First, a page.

Legacy V Loudspeaker and Wavelet Processor System

Breaking the Mold

Equipment report
Categories:
Floorstanding,
Solid-state preamplifiers,
Digital-to-analog converters
|
Products:
Legacy Audio V,
Legacy Audio Wavelet
Legacy V Loudspeaker and Wavelet Processor System

How does the Wavelet Bohmer approach to room correction differ from others?
Dudleston: It’s all in the timing. The sound of music is created by varying air pressure over time. To weigh just how important time is to music, consider the units of measure for frequency or pitch (Hz) are cycles per second. So it must be well understood that precise timing in the arrival of energy is fundamental to accurate musical reproduction. Vary a turntable’s platter rotations/time, and the pitch changes. Change the time between notes and the tempo changes.

Anyone measuring a loudspeaker with conventional methods in a listening room quickly learns that obtaining a measurement that correlates to how the loudspeaker sounds is virtually impossible. The measurements vary greatly with the location of the microphone. Measuring the speaker at a number of locations about the room to create an average response may generate a generalized plot, but will not incorporate precise time domain data. One cannot logically omit such vital timing information when correcting a loudspeaker to a room.

Ironically, it is in the time domain that we find the real solution to the problem. It is the combining of multiple arrivals that cause problematic response dips and peaks. The room is dominating the decay of power. As a result the anechoic “flat” speaker may exhibit boominess or muddiness, and transient hangover. Attempting to equalize the response without regard to the time domain will actually compound the response errors at other points in the room while creating new time domain errors at the listener position.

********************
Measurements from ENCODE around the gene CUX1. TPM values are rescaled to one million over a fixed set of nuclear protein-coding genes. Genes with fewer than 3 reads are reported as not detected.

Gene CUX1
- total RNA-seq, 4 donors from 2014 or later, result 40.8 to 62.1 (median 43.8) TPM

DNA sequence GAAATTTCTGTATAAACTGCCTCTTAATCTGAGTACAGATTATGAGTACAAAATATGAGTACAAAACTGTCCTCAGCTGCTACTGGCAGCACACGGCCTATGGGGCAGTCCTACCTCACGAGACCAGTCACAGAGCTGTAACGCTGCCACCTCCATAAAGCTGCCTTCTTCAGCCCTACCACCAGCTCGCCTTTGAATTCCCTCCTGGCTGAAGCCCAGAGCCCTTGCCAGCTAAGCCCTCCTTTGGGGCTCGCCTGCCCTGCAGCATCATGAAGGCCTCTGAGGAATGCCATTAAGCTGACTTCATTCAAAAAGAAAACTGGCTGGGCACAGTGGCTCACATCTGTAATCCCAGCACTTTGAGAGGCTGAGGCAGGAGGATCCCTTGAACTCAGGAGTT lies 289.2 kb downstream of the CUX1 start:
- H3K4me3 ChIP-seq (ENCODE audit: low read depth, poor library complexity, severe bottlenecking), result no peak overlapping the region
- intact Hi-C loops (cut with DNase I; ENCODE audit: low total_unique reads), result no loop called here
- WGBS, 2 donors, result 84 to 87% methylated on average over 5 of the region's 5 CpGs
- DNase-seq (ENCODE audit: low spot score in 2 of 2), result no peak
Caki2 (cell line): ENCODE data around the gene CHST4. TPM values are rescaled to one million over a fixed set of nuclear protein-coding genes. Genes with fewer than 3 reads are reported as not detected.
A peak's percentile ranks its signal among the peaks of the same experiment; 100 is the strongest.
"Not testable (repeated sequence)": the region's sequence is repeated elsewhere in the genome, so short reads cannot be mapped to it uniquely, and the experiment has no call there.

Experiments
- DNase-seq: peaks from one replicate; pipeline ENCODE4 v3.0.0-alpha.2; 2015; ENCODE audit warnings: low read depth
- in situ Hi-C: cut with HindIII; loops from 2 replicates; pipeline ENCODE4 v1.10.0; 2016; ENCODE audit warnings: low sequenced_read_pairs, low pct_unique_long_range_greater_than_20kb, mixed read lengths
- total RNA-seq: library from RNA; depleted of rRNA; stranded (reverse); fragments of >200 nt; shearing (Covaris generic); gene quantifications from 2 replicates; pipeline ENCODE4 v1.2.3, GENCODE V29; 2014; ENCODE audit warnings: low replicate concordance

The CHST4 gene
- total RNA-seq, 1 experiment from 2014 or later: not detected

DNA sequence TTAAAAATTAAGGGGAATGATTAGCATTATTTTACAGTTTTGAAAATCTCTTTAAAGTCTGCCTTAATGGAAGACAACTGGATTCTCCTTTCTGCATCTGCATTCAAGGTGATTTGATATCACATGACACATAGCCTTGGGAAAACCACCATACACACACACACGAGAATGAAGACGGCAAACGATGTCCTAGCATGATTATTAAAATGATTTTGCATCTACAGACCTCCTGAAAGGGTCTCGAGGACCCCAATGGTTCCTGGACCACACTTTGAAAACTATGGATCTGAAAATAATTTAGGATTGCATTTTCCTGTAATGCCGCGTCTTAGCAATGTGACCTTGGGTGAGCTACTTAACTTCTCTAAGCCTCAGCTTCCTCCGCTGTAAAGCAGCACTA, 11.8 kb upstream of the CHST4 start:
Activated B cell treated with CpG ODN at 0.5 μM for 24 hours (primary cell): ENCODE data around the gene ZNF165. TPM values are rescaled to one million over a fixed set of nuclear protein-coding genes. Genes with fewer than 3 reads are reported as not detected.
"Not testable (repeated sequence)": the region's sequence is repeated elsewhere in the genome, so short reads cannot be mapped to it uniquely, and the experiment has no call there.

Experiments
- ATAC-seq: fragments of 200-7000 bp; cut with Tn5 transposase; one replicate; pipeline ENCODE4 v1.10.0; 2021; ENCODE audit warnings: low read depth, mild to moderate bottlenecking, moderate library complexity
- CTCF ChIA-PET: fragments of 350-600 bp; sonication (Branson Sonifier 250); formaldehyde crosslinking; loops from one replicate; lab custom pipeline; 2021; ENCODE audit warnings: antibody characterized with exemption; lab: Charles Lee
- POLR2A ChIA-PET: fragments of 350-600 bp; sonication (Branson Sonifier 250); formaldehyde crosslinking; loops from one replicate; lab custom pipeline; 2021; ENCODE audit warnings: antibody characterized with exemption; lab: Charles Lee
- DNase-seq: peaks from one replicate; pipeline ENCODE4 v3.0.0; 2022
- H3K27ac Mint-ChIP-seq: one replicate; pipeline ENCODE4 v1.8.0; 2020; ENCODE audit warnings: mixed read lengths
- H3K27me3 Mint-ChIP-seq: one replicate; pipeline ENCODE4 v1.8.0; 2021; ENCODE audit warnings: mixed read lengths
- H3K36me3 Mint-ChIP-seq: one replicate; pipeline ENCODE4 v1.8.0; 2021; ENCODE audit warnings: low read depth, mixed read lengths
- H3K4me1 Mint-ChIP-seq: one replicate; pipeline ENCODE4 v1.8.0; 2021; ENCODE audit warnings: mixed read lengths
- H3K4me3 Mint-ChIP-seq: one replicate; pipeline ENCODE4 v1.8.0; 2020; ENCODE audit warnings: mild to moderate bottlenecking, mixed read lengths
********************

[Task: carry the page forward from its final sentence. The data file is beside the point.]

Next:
The key differences are:

  • The algorithm relies on psychoacoustic weighting (how we hear) and how the sound sequentially arrives to us.
  • The applied correction is not sensitive to position. Transient behavior is improved on- and off-axis.
  • Microphone placement is similar to how you record an instrument, at a distance of about four feet from the speaker on a direct path to the listener. The objective is to measure how the room is loading the speaker by measuring sound pressure over an event window up to several hundred milliseconds at each frequency.
  • The measurements are readily captured and exported to a dedicated website where a super-computer performs many thousands of iterative calculations to determine the optimal correction solution.
  • After the correction algorithm coefficients are rendered for each speaker and automatically downloaded into the processor, the processor can apply the correction in real-time over a full 40ms window.
  • Psychoacoustic weighting is emphasized in the calculations. The time domain is not compromised to fill minor dips in the response curve. The hearing mechanism is given adequate, accurate cues and left to perform its tasks. Aligning the energy in time is what smooths the response curve, not power equalization.

Cordesman Assessment of Impact on Sound: First, I should note that setup was exceptionally quick and easy, and not tied to a particular listening position. I’ve had quite a bit of grief getting good results with some other systems that required multiple setups to test different microphone locations. I would, however, try out the Legacy V with the room-correction feature turned off to first find the best speaker location without it, and then apply the DSP to that setup.

Also, if you do audition this speaker be aware that switching the room-correction feature has the apparent effect of slightly reducing volume. You can’t just A/B.

That said, I’ve already stressed many of the advantages of the room-correction features, and I should emphasize that I use it with the Legacy V speakers placed in areas in my room with minimal resonant effects. In some ways, this means the benefits of room correction are lower than would be the case in most rooms, and certainly lower than in problem rooms—few of us can build a house or listening room around our systems.